Career Advice

11 Tricks to Getting Work Done on the Road

Businessman working with laptop on airplane.

Can you really be as productive when you’re traveling between cities rather than working at your desk? How can you accomplish your tasks when you don’t have access to wifi, your phone died, or you’re in a different time zone than you clients?  The answer is that you can still be productive, you just have to plan ahead and get organized. Getting work done while you’re traveling might be different than you’re used to, but it’s an opportunity to be creative and challenge yourself. With these 11 tricks for staying motivated and productive while you’re on the road, your boss will hardly notice you left the office.    

With these 11 tricks for staying motivated and productive while you’re on the road, your boss will hardly notice you left the office.    

1. Figure out what you can do without Wi-Fi.

You may not have Wi-Fi for every leg of your journey, so it’s important to plan beforehand what you can and can’t accomplish without the internet. This includes downloading onto your computer, or uploading to a flash drive, anything you’ll want to have access to sans Wi-Fi. And going without Wi-Fi doesn’t have to be a roadblock – plane time can be great to accomplish long blocks of writing, when you don’t have any e-distractions to tear your focus away.

2. Schedule your time like a workday.

Make yourself a detailed calendar or schedule so you’re not at a loss for what to start working on when you plop down in your hotel room. Joseph Grenny, author and co-chairman of VitalSmarts calls this “making appointments with yourself.” He writes in the Harvard Business Review that “I am faithful to my calendar; if it says I am supposed to do something, I tend to do it. So I look ahead to big blocks of downtime during travel—for example a five-hour plane trip from San Francisco to New York.”

3. Make sure to have a way to charge your devices.

There’s nothing worse than having a full day of work cued up on your computer, only to have it die on you with no charger in sight. Make a double check that you’ve packed all of your chargers – and international adapters if you’re going abroad – before setting off. Also, it may be worth looking into a portable charger for your phone or laptop if you’re frequently in long stretches without an outlet.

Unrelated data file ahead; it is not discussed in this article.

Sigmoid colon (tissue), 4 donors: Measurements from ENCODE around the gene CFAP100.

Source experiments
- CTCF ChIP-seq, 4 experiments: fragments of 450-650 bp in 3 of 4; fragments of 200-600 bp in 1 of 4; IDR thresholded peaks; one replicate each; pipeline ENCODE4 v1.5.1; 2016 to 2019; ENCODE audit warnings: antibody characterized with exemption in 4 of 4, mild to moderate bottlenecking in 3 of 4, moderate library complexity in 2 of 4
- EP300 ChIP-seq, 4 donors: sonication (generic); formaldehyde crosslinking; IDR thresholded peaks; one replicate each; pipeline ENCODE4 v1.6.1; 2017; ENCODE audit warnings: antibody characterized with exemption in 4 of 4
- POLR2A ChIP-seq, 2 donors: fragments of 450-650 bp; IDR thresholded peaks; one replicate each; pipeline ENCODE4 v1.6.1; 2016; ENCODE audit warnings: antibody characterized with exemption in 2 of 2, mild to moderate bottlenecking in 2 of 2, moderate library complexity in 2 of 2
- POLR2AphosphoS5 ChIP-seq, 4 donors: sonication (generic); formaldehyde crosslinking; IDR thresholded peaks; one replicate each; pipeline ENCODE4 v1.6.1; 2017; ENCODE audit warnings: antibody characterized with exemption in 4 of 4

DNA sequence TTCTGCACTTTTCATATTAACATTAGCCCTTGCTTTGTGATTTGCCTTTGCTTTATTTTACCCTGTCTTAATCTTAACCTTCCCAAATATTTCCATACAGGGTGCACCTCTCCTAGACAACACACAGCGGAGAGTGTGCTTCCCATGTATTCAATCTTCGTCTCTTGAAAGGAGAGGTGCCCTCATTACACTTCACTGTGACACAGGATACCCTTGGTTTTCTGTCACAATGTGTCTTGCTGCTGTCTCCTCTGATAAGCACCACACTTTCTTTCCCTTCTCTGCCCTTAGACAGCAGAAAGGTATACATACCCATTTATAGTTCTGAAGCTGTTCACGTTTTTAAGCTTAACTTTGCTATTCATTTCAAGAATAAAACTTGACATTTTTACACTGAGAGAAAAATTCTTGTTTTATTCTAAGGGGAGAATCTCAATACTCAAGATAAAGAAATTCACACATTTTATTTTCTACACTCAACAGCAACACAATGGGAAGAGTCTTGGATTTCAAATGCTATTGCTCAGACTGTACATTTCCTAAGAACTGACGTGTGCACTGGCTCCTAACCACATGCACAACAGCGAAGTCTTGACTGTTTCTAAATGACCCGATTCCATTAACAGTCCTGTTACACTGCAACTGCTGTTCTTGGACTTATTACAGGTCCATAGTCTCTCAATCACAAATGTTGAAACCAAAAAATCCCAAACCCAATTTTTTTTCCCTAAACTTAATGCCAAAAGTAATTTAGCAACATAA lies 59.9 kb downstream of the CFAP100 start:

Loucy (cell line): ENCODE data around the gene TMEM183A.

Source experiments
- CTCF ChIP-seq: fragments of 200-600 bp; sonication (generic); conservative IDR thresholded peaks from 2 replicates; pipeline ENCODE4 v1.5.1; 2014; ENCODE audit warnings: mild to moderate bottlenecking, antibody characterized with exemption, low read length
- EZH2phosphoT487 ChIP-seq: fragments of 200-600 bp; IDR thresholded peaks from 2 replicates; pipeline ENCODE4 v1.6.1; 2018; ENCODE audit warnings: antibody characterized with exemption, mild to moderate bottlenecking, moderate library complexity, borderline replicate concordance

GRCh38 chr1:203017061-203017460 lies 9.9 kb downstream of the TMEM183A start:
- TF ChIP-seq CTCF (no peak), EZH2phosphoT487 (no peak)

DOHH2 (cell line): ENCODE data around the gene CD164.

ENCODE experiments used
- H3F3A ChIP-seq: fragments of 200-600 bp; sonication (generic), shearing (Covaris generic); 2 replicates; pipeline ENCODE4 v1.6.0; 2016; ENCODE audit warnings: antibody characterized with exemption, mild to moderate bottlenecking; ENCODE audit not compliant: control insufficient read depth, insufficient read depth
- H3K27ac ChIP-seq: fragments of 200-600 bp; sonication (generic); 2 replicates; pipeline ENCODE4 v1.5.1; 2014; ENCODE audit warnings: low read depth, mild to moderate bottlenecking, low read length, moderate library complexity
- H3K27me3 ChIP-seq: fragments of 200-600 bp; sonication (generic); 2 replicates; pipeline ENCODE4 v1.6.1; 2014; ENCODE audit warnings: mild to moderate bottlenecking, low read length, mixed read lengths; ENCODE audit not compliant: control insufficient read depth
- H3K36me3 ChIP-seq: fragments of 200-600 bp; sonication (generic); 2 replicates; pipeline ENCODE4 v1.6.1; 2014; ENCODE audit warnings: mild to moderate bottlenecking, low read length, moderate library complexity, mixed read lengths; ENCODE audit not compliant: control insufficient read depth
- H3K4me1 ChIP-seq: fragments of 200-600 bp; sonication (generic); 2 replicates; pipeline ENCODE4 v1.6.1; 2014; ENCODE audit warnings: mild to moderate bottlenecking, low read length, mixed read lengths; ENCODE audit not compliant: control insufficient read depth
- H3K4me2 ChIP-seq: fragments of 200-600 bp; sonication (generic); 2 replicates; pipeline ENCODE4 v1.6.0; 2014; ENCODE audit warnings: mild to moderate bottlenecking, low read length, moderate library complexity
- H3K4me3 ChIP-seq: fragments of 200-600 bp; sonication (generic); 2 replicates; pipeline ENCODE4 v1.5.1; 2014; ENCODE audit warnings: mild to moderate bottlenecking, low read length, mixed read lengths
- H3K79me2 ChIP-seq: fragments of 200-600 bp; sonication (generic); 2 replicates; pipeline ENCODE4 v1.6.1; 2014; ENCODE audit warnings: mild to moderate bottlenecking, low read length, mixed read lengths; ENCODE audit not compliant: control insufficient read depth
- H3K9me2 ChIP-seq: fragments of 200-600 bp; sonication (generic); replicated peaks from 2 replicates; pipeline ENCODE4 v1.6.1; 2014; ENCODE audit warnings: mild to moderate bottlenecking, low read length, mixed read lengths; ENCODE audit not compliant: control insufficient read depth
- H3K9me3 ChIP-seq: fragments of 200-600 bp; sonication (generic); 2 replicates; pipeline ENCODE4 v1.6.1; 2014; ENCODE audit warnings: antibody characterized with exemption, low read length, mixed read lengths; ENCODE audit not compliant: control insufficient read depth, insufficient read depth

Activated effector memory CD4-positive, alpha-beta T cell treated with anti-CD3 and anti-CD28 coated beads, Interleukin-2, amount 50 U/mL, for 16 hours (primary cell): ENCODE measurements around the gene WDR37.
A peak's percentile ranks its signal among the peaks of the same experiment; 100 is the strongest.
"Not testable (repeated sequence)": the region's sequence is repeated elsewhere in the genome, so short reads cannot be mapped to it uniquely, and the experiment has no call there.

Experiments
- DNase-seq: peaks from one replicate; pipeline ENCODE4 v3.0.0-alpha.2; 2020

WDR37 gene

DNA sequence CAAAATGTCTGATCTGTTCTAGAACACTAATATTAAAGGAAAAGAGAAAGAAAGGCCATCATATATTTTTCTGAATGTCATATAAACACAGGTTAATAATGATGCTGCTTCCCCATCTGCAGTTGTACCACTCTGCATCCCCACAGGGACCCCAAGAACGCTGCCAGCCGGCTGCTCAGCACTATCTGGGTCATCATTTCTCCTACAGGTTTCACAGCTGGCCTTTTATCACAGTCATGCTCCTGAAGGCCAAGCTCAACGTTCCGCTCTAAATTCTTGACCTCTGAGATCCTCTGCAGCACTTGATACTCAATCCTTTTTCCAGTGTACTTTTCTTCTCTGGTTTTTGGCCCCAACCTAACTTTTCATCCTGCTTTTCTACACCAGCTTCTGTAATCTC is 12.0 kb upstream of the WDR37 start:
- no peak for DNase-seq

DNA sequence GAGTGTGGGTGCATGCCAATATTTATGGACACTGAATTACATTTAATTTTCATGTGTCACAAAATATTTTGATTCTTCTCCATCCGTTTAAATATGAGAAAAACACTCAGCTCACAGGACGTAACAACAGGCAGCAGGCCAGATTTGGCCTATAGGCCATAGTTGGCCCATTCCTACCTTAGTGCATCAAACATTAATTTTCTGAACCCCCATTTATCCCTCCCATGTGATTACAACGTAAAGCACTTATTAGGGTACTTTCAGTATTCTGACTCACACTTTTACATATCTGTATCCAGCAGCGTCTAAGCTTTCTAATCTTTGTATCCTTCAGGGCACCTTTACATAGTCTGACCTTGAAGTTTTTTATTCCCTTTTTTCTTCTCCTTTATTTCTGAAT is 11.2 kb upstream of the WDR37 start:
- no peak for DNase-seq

4. Maintain a normal sleep schedule.

“Everything you do, you’ll do better with a good night’s sleep,” says Arianna Huffington, co-founder of the Huffington Post and sleep advocate. When you’re traveling, try as much as possible to maintain a normal sleep schedule. This can be especially difficult when traveling between time zones. But you can only be so productive when you’re running on few sleep hours. If you know you’re getting up early for a flight, going to bed a bit earlier than usual will help you have energy the next day. Running on a full night’s sleep will help you be more productive than any task optimization app can.

5. Print things out.

You never know when the person in front of you on the plane will lean their seat so far back you can no longer fit your laptop on the tray table. Printing out the things you need to read can prevent technology and Wi-Fi mishaps, and also can actually help you focus on the task at hand rather than being tempted to zip around different tasks on your computer. Likewise, consider bringing a notebook and pen around with you as you travel. This can help you jot down and diagram ideas quickly and easily while you’re on-the-go.